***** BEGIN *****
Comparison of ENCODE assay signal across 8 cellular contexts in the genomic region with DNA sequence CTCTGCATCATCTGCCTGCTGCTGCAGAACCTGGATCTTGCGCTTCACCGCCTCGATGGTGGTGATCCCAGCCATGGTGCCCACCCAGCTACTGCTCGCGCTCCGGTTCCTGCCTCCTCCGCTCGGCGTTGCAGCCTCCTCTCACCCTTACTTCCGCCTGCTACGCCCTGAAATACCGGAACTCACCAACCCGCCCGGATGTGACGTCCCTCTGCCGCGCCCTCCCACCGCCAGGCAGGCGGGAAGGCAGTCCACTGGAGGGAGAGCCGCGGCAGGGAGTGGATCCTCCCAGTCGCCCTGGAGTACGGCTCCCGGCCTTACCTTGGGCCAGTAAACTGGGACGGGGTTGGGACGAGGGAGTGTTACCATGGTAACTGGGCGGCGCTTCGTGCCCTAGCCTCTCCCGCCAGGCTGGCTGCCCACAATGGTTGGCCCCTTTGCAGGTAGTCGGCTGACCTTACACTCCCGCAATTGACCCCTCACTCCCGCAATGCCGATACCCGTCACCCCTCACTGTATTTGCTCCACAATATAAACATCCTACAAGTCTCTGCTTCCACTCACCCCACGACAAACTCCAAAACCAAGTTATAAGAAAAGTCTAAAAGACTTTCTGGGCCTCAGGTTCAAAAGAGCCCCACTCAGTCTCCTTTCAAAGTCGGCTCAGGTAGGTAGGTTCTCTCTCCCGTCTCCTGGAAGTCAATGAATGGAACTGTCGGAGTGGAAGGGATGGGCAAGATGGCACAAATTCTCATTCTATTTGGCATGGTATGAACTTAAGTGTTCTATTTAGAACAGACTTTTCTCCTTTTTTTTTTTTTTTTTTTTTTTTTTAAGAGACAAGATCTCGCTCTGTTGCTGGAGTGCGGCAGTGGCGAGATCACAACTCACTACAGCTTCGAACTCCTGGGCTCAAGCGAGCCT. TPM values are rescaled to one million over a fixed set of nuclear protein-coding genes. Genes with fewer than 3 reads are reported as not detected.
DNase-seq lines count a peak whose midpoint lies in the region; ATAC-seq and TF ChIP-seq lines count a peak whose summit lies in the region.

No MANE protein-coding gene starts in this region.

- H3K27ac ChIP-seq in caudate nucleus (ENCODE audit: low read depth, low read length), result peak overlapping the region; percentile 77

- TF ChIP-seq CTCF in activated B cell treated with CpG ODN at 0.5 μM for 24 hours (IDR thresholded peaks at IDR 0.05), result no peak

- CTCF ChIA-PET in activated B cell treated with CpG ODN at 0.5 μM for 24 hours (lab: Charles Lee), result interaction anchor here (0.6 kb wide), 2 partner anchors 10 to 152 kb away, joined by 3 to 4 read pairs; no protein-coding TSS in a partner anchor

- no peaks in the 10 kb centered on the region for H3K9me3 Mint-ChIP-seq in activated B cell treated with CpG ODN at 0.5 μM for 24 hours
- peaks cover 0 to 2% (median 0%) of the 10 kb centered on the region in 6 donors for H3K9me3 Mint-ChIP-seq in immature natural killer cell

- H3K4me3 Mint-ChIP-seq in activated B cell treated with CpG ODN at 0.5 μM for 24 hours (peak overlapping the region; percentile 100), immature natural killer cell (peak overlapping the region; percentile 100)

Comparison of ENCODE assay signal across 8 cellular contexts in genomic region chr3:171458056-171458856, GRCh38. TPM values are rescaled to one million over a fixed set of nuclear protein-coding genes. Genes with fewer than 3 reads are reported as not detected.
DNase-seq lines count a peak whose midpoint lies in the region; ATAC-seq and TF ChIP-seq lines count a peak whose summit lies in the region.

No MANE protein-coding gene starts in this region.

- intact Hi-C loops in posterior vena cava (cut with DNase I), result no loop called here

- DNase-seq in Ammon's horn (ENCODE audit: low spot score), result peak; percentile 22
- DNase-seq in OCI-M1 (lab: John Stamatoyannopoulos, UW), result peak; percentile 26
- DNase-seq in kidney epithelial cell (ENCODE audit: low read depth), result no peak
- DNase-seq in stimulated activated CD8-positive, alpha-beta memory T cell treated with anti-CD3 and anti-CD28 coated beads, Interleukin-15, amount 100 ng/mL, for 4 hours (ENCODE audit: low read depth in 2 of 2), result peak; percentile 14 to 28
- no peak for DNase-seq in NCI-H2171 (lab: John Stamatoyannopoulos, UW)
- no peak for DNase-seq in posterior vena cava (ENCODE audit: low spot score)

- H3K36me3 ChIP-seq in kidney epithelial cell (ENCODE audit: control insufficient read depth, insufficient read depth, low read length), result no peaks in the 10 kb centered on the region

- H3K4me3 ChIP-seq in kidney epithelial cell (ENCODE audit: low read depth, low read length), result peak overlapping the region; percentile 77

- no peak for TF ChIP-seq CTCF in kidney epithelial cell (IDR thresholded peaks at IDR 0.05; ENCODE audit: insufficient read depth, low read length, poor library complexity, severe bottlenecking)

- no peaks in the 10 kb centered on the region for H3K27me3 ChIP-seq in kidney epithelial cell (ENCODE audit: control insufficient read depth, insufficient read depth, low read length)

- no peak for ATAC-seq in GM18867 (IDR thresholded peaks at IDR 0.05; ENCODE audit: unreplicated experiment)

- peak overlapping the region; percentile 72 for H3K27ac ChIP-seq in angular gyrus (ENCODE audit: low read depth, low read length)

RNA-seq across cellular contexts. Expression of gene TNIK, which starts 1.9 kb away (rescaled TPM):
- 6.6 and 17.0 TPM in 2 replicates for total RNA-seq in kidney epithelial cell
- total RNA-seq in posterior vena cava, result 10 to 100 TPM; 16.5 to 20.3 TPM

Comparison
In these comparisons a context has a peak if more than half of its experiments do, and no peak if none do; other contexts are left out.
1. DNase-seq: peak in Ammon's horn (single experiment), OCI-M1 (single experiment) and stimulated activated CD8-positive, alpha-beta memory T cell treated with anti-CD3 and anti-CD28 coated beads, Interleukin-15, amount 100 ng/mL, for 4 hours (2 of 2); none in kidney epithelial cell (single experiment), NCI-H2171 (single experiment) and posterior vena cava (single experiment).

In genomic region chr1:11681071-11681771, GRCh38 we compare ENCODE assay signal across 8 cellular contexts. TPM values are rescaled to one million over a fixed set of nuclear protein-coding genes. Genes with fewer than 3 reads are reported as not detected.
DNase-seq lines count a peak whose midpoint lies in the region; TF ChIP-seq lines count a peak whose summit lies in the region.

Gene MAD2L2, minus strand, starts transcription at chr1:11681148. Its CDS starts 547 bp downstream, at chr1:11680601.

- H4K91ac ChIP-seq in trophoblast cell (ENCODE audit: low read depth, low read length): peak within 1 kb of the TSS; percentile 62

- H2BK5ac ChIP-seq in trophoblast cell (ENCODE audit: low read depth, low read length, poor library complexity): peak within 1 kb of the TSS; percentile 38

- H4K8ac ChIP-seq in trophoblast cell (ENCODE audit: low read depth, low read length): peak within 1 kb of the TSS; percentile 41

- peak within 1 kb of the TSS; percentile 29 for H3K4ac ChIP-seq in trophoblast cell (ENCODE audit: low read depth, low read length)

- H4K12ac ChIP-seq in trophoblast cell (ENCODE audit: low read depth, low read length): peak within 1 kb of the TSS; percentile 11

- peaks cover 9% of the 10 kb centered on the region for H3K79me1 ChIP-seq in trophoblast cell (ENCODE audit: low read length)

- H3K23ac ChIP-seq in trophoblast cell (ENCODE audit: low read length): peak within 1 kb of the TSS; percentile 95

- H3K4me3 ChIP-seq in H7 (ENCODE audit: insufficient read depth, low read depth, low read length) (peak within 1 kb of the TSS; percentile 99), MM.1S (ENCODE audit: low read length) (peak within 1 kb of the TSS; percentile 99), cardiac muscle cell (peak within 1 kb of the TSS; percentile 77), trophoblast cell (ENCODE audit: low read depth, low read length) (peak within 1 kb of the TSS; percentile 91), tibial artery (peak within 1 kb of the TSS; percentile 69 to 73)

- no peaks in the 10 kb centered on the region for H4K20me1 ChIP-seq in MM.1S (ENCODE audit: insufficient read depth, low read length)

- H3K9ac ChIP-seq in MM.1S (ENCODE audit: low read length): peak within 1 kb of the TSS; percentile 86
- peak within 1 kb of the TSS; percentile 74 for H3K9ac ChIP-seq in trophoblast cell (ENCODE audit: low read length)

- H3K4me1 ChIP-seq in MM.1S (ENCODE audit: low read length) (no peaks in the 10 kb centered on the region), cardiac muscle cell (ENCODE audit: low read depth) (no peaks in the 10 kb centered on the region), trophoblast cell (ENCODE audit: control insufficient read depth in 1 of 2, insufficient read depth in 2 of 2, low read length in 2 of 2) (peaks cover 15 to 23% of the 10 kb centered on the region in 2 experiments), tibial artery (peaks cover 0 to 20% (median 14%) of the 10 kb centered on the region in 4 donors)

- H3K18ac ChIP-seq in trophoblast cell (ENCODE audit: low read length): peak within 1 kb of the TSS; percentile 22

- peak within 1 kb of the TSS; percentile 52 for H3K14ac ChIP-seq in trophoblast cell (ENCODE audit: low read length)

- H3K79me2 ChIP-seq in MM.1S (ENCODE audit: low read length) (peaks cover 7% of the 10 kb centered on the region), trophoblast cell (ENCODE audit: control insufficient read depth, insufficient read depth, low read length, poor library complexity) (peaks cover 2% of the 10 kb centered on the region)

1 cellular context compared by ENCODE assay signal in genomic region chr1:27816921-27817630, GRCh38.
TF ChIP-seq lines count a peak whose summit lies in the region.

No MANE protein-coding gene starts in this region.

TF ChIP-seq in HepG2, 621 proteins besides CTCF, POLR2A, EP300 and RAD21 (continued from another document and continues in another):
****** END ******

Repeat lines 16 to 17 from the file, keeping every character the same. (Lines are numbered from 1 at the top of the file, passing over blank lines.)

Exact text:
- DNase-seq in kidney epithelial cell (ENCODE audit: low read depth), result no peak
- DNase-seq in stimulated activated CD8-positive, alpha-beta memory T cell treated with anti-CD3 and anti-CD28 coated beads, Interleukin-15, amount 100 ng/mL, for 4 hours (ENCODE audit: low read depth in 2 of 2), result peak; percentile 14 to 28